The government has established six Ilish sanctuaries across the country
The country’s Ilish fish production has increased by around 150% in last 15 years – thanks to the government’s different conservation initiatives which include a temporal ban on fishing and livelihood support for the fisher-folk.
As a result, Ilish production increased from 199,032 tons in 2002-03 to 496,417 tons in 2016-17.
Imposing a fishing ban during two specific periods yearly, ensured that the mother fish spawned and became juvenile Ilish; this increased Ilish production, said Jahid Habib, district fisheries officer and Ilish conservation initiatives leader.
According to the Fisheries Statistical Report of Bangladesh 2016-17, the country’s total Ilish production is 496,417 tons—217,469 tons (43.81%) from inland and 278,948 tons (56.19%) from marine catches.
Aiming to conserve the country’s national fish supply and increase its production, the government has declared 432 km , of Ilish habitat across six river zones, as sanctuaries.
The sanctuaries are: a 100 km strip of the Meghna River—from Shatnol to Char Alexandar; a 90 km strip of the Shahbazpur Channel at the Meghna estuary in Bhola district; a 100 km strip of the Tentulia River in Bhola district; a 40 km stripe in Andharmanik River in Patuakhali district; a 20 km strip at the lower Padma (Padma Confluence) in Shariatpur district; and an 82 km strip of the Meghna River (from Hizla to Mehendiganj) in Barisal district.
Moratorium on fishing
The government has imposed ban on catching fishe from Ilish sanctuaries during two breeding seasons of the year.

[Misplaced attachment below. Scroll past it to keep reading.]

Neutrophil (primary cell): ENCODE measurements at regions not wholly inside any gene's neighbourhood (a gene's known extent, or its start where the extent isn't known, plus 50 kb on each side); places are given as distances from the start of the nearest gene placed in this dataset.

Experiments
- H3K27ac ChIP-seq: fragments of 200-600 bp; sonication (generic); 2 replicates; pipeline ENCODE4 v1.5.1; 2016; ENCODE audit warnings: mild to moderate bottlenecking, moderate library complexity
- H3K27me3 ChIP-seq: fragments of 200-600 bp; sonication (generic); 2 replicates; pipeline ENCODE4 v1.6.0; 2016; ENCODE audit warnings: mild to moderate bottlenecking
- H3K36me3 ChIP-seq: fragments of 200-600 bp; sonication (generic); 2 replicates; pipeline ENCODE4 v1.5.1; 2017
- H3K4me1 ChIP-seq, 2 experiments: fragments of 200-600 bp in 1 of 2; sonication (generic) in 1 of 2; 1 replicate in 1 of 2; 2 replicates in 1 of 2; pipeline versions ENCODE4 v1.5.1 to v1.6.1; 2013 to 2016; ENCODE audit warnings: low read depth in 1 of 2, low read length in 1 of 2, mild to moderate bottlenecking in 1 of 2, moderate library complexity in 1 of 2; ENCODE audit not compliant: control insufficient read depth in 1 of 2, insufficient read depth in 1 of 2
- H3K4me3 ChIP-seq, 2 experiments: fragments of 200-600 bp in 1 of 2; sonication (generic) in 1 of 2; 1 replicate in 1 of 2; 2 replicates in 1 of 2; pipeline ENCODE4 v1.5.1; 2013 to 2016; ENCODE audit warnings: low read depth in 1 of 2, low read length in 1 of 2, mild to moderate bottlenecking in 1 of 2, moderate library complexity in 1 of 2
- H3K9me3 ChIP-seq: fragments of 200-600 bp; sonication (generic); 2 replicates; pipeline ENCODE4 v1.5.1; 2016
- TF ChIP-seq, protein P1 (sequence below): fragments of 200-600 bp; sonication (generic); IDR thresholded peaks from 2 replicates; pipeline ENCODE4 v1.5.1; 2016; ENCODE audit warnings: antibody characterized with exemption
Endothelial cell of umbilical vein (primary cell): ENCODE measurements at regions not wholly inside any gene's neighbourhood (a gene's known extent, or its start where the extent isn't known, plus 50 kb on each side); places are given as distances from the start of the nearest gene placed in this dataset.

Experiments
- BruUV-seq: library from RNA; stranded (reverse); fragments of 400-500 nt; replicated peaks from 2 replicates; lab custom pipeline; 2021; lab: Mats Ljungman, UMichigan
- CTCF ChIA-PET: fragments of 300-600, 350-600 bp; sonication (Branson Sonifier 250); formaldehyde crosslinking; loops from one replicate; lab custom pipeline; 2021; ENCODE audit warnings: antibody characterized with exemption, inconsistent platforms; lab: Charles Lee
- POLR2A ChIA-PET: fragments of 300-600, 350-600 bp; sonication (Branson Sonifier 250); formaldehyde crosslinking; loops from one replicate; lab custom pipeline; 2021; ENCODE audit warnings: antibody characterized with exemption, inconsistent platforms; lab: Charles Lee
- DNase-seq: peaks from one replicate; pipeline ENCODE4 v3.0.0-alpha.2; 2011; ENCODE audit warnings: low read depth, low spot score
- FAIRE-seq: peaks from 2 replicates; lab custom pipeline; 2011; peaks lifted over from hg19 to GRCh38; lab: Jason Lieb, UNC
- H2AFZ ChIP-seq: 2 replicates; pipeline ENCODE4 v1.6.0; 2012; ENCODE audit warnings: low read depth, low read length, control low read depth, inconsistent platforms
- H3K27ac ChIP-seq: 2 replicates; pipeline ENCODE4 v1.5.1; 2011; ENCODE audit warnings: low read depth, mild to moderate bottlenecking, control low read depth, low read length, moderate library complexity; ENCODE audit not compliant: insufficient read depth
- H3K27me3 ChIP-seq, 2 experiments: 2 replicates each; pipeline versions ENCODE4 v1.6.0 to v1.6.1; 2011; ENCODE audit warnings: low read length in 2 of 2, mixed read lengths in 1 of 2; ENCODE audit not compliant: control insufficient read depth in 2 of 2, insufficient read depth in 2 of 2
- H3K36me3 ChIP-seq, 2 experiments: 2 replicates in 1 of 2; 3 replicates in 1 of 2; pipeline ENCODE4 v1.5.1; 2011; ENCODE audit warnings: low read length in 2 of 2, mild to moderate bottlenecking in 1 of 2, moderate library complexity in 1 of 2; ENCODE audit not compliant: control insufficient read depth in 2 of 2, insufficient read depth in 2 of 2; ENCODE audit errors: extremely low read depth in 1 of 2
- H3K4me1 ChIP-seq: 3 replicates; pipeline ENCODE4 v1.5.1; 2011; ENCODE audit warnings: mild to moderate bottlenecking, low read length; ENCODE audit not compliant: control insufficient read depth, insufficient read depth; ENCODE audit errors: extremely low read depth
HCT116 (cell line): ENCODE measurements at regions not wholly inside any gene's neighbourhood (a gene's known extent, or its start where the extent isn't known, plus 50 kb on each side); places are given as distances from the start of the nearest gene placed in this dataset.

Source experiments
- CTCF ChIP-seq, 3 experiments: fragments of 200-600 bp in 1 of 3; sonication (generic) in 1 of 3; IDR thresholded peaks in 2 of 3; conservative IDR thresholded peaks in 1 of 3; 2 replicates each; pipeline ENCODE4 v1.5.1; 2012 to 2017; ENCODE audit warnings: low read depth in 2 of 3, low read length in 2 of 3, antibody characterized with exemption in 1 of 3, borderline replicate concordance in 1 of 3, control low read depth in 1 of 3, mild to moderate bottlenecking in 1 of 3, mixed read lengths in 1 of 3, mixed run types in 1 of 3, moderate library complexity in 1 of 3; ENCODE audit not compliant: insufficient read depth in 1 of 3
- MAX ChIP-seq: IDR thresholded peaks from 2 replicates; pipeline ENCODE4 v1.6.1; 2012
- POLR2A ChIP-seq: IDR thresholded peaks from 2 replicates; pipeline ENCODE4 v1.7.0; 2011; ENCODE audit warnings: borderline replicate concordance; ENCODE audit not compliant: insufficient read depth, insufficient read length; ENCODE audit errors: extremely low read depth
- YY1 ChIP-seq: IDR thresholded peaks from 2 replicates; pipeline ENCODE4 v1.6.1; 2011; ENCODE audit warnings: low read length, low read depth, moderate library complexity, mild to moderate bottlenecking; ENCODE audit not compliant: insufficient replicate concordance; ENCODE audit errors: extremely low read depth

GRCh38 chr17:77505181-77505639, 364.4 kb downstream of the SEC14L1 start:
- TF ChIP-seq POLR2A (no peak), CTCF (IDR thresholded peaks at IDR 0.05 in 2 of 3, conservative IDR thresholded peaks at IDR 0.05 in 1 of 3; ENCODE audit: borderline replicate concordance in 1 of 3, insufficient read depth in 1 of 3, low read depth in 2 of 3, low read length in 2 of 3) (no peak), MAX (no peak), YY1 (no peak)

The fisher-folk are banned from fishing between March and April, in all Ilish sanctuaries, except the Andharmanik River.
In the case of Andharmanik, the fishing ban occurs between November and January.
Meanwhile, the government has taken different measures to prevent the fishing community from fishing—these include support for food, finances, and alternative livelihoods for the duration of the ban.
Since 2007, the Ministry of Disaster Management and Relief has allocated 40 kgs of rice to each fisherman family during the ban.
According to the Department of Fisheries, Ilish alone contributes to around 12% of the country’s total fish production. The economic value of the contribution is around 1% of country’s GDP.
Moreover on June 01, 2017, the government established a Ilish Geographical Indicator (GI) for Bangladesh.
According to a World Fish report published in October 2015, Bangladesh is the global leader, producing 65% of the total Ilish in the world—followed by India with 10%-15% and Myanmar with 8%-10% of the world’s production.
The remaining amount of Ilish comes from other countries.
Out of total inland Ilish catching: 171,713 tons are from the lower Meghna; 1,540 tons from upper Meghna; 3,160 tons from lower Padma; 351 tons from the upper Padma; 330 tons from the Jamuna; 412 tons from Brahmaputra; and 40,124 tons come from other rivers.
Around half a million fishermen are directly involved in Ilish catching in Bangladesh. The livelihood of an additional; 2 million people is indirectly involved with this fish.
“The rise of Ilish production has been possible due to the government’s protection measures,” Dr Anisur Rahman, senior scientific officer at Bangladesh Fisheries Research Institute, said.
Bangladesh has become a role model for Ilish conservation to other Ilish-producing countries like India and Myanmar, he added.